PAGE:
To change your life, you need to change your thinking. But how do you do that? In this blog post, I’ll share one of the most profound ways to slightly adjust your mindset, which can yield powerful results!
New Thinking… New Results
Life is full of challenges and adversity. Even the people who seem the most successful have faced massive challenges. So why do some succeed where others struggle? I believe that one of the biggest differences is in how you think about your circumstances.
Perhaps you’ve heard it said, “If you want to change your life, you need to change your thinking.” I heard that too and I was skeptical at first but I’ve since come ‘round to realize how true it is. Unfortunately, it’s not always clear HOW to change your thinking. Well, I’m going to give you one change to make in your thinking and you’ll discover how powerful this truly can be.
No matter what you aspire to do, your success or failure will be largely influenced by how you see the world. And in my experience, people tend to see the world as full of problems… or full of opportunities.
Problem-Focused Thinkers: Problem-focused thinkers focus on why something won’t work or can’t work. They assume the situation is negative and working against them. They focus on the painful consequences of the situation. Problem-focused people feel a lot of stress and get caught up in the negativity, and they often get bogged down or stopped in their tracks because of the challenges.
Opportunity-Focused Thinkers: Opportunity-focused thinkers focus on why something will work or can work. They assume that there is a benefit or lesson contained in even the most daunting situation… even if that benefit or lesson is currently hidden from them. They focus on what they’ll gain or achieve at the end. Opportunity-focused people tend to get excited about the situation and can’t wait to take action to move forward.
Which type do you tend to be?
Here’s a simple test to find out:
What happens when you get a flat tire on the way to an important meeting? What happens when you have a disagreement with your spouse moments before company comes over? What happens when an investment fails? What happens when a colleague gets angry at you because you dropped the ball?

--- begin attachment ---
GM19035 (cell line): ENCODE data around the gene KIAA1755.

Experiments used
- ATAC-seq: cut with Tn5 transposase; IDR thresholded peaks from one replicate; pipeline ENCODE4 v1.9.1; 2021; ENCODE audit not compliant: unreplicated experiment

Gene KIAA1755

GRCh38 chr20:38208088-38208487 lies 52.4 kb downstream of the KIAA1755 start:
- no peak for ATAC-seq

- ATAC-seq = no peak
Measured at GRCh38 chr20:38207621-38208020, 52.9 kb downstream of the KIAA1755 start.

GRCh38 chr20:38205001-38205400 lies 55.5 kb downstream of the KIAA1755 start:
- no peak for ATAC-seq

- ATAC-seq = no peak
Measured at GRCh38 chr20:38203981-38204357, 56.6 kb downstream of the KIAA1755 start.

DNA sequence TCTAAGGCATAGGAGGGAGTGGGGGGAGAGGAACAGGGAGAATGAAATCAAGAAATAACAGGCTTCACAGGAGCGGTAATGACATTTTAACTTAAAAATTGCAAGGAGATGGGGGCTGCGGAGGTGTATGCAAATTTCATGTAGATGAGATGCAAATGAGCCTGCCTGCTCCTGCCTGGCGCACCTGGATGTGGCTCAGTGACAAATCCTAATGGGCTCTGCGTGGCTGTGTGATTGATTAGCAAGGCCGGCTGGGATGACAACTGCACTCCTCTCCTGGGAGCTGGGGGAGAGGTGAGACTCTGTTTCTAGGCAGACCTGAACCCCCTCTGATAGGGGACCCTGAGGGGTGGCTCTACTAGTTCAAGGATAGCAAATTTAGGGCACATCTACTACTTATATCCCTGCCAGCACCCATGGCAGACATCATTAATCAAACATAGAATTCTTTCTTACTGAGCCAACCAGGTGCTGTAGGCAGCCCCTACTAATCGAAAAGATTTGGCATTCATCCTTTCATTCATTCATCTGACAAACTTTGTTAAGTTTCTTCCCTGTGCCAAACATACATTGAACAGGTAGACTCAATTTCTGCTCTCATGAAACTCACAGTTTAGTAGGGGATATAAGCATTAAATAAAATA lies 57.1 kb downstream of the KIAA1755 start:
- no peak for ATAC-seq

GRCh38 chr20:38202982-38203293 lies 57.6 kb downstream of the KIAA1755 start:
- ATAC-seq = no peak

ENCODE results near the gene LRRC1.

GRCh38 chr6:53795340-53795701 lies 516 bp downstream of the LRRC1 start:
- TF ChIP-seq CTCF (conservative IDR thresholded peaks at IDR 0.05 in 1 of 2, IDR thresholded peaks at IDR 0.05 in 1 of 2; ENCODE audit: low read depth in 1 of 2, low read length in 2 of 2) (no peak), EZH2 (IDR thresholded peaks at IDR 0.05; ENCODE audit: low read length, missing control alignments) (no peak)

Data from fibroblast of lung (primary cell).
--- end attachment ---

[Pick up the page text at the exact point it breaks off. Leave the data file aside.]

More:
Perhaps you tend to be a problem-focused thinker all the time, or an opportunity-focused thinker all the time; most likely, the majority of us are problem-focused some of the time and opportunity-focused other times.
There Are Opportunities Everywhere
There are opportunities EVERYWHERE and the treasure of those opportunities will be awarded only to those who see them.
- Opportunities to learn something new that you didn’t know before (to ensure the situation never repeats itself)
- Opportunities to profit from a circumstance that, perhaps, you didn’t think could be profitable
- Opportunities to meet people who can help you
Consider this very simple example: you’re driving to an important meeting and you get a flat tire. Problem-focused thinkers would get stressed and angry at how they’ve missed an important meeting. Opportunity-focused thinkers might consider any of the following possibilities: maybe that meeting wasn’t going to be as good as you thought; maybe a person who stops to help you fix your tire will turn out to be a better connection; maybe you can show up late to your meeting, covered in dirt, and show that you have resiliency to overcome problems; maybe you can call the location of your meeting, apologize for the delay, and everything will turn out fine.
There are many options that I haven’t even thought of… but none of them would be possible if you focused on the problem.
Not all situations will result in a windfall of opportunities, and not all opportunities will pan out… but doesn’t opportunity-thinking seem like a better way to live?
How To Become An Opportunity-Focused Thinker
Here’s how we can all become opportunity-focused thinkers a little more often:
- Recognize that your situation is not new. Many others have faced the same thing and many have overcome, even when the circumstances seemed overwhelmingly difficult.
- This is important: ask yourself what lessons might be gained from this situation and what benefits might be derived. Ultimately, figure out how you can come out of the situation a better person than you were when the situation occurred. There’s always some way to improve your situation and yourself – and it’s important that you figure out what that way is and then take action on it.
- As much as possible, act to conclude the situation as efficiently as possible (although I recognize that not everyone can accelerate the circumstances).
- After the situation has concluded, reflect on the positive aspects of where you came from and how you’ve evolved and improved. Intentionally think about these improvements as building blocks that make YOU a better person who can handle whatever the future will throw at you.
Look For The Opportunities
Opportunity-focused thinkers get more done, overcome more trials, and enjoy life more. Switch the track of your thinking, stop focusing on the problem, and start focusing on the opportunity in EVERY situation.